Forget everything that you know or think you know about Radric Davis aka Gucci Mane. This autobiography is very good. I’m sure a physical copy would be a true page turner. With my experience it was a good listen. It was one of the few audio books that I listened to in its entirety in one day. I was not bored with Gucci’s recollection of his early childhood memories, his introduction to drugs (both the ones he sold and the ones he used) his life as a rapper and life after he realized his world was spiraling out of control. If you are my age and into Hip Hop you may remember some of the stories that are being recounted but even if you aren’t this book is still a truly engaging read.
Audiobook: 7 hrs 27 mins; released October 2016
Around the Way Girl: A Memoir is Taraji P. Henson’s story of how she went from living in the projects with her mother to being well off as an actress. Taraji’s recollection of the paths that she had to take to become the actress we all know and enjoy seeing on screen is raw. She holds nothing back and it is obvious that she is true to herself. I enjoyed the directness of her words and how she seemingly never let anything hold her back. Around the Way Girl is definitely a story that is authentic and inspiring. I believe that this is a must read.
Audiobook: 11 hrs 14 mins, released June 2017
I won’t lie. Seeing that Kevin Hart’s I Can’t Make This Up was 100 chapters and 11 h 4m of audio time I almost selected a different book! What could he possibly talk about for so many chapters!? I thought. Well, turns out Kevin Hart is actually pretty interesting. I was intrigued as he recounted his childhood and as he acknowledged all of the hard work it took for him to make it in comedy. He was nothing short of appreciative for the structure that his mom created for him as he was growing up because he feels it contributed to his being able to handle his success. There are parts of the book where he speaks on infidelity in his first marriage so the (now old) news of him cheating on his current wife just months after the release of this book is not shocking. He spoke in depth of his cheating ways and his problem with drinking. Despite his flawed personal life overall I enjoyed the book. Even through all of Hart’s corny humor the message of doing your best and never giving up was clearly conveyed. I would even go as far as saying I was inspired by the end of the book. He spoke heavily on how your perception of things can affect how your life can turn out. I only had an issue with a few of the things involving the different addictions that he had but I don’t want to give too much away. Kevin Hart’s I Can’t Make This Up was a good listen.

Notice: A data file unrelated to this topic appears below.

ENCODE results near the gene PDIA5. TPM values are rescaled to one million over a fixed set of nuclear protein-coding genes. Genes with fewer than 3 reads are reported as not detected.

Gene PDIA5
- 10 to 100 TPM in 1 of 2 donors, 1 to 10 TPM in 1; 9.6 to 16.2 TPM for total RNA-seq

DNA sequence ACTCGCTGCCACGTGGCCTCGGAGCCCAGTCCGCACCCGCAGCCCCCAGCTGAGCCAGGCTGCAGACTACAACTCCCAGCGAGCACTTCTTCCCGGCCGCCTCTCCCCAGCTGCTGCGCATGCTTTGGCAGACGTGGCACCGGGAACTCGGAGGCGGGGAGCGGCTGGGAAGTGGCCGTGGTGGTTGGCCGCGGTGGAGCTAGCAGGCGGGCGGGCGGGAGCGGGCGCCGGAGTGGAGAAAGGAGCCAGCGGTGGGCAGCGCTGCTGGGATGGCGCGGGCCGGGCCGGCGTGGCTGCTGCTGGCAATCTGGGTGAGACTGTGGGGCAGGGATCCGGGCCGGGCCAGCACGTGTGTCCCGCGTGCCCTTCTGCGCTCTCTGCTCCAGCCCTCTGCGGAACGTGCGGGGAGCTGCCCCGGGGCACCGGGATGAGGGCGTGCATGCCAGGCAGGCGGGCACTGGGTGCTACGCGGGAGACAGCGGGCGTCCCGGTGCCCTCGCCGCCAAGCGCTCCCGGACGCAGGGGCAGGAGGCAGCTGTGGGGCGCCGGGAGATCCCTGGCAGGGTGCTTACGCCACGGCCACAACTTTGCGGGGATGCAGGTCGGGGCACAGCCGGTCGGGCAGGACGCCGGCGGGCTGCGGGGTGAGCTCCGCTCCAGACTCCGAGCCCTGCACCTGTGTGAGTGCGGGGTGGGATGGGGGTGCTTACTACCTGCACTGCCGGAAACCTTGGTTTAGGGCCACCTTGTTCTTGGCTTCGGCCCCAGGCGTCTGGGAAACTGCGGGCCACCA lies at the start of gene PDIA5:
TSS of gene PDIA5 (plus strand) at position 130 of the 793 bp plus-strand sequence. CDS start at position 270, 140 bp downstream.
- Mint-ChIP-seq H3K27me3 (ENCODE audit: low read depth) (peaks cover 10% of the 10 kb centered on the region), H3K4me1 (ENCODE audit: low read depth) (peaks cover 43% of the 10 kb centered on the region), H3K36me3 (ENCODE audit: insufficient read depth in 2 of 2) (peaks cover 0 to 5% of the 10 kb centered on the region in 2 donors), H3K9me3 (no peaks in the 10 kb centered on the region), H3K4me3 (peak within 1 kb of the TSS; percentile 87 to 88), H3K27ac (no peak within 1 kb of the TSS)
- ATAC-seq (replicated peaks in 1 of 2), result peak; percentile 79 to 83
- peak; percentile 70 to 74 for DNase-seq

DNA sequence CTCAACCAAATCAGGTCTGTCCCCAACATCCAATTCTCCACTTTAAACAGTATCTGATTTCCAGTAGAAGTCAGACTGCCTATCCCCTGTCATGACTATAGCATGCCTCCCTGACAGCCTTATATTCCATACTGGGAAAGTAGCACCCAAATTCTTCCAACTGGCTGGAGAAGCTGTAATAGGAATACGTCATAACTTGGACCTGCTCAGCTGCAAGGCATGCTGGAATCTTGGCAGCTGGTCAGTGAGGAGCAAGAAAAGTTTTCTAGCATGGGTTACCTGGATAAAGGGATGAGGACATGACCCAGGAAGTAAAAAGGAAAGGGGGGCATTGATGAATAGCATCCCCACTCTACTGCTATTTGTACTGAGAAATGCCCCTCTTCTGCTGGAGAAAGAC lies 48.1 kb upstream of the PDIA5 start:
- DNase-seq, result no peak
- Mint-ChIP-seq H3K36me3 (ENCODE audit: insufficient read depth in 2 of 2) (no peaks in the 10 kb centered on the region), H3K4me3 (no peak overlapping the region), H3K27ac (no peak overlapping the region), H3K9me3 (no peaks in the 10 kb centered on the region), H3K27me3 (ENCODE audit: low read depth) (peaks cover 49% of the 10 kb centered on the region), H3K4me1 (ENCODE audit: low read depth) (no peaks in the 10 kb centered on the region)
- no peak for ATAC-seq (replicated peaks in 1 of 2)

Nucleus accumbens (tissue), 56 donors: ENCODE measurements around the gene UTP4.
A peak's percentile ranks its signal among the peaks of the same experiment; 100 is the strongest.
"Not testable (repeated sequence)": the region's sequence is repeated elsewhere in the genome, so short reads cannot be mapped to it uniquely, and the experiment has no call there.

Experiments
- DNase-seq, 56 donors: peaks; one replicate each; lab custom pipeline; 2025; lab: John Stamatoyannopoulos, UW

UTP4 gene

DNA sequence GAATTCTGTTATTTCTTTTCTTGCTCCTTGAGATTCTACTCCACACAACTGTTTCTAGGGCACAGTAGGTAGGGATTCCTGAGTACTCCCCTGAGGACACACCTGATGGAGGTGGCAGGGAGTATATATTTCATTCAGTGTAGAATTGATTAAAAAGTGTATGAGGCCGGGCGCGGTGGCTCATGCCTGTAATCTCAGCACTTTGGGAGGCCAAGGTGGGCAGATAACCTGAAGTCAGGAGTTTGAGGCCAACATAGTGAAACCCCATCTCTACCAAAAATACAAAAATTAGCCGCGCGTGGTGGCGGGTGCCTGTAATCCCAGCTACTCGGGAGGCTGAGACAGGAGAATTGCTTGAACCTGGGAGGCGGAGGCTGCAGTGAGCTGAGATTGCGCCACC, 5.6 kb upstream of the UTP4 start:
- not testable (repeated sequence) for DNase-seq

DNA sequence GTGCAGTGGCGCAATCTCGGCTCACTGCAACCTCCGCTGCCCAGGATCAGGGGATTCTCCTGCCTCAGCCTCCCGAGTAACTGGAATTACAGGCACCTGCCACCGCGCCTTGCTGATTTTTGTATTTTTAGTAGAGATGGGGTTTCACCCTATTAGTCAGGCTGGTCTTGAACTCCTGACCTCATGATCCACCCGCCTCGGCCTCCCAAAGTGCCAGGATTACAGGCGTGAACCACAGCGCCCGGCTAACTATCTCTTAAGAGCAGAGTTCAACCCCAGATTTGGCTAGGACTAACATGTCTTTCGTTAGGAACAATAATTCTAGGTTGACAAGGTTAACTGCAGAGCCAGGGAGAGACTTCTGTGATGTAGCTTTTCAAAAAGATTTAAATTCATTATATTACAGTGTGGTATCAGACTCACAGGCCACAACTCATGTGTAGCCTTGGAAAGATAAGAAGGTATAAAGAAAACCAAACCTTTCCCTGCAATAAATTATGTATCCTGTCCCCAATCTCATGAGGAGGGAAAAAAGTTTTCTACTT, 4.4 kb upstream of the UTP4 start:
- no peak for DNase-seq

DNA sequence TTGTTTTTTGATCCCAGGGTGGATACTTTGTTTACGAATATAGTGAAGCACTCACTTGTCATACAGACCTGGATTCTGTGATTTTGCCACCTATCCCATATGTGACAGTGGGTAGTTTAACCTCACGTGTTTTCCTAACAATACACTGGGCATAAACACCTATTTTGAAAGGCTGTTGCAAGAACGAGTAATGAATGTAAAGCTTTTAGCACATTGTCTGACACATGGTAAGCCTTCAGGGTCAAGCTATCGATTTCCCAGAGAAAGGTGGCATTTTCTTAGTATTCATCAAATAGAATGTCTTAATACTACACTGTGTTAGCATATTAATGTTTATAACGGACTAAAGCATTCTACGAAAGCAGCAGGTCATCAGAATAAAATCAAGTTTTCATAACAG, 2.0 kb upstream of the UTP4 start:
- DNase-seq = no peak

Length: 282 Pages
You may know him from The Daily Show on Comedy Central but before then he was just a street hustler going no where fast. Trevor Noah, in his book Born a Crime, recounts his days before being the well-known comedian that he is today. Life in South Africa didn’t come easy for Noah but he made it by becoming a disc jockey and a petty theft. Written as if he were presenting this book to an audience at one of his stand-up comedy shows Trevor Noah will make you laugh and (if you’re sensitive) cry. I’m not kidding! This book is worth the read.
Audiobook: 7 hrs 28 mins ; Released 2016
Angie Martinez, in her memoir My Voice, details her life as she went from just a Hip Hop junkie, just discovering the genre, to being a staple in the Hip Hop culture. By the end of me listening to this book I was actually considering buying a physical copy to add to my mini library. The book was written in a fashion where you aren’t overwhelmed by what is being recounted. Some people can go on and on about their life without actually saying anything but Angie Martinez kept me entertained and enlightened. Even with information, that by no means is new, she didn’t draw it out and make it dry. I recommend reading or listening to this book.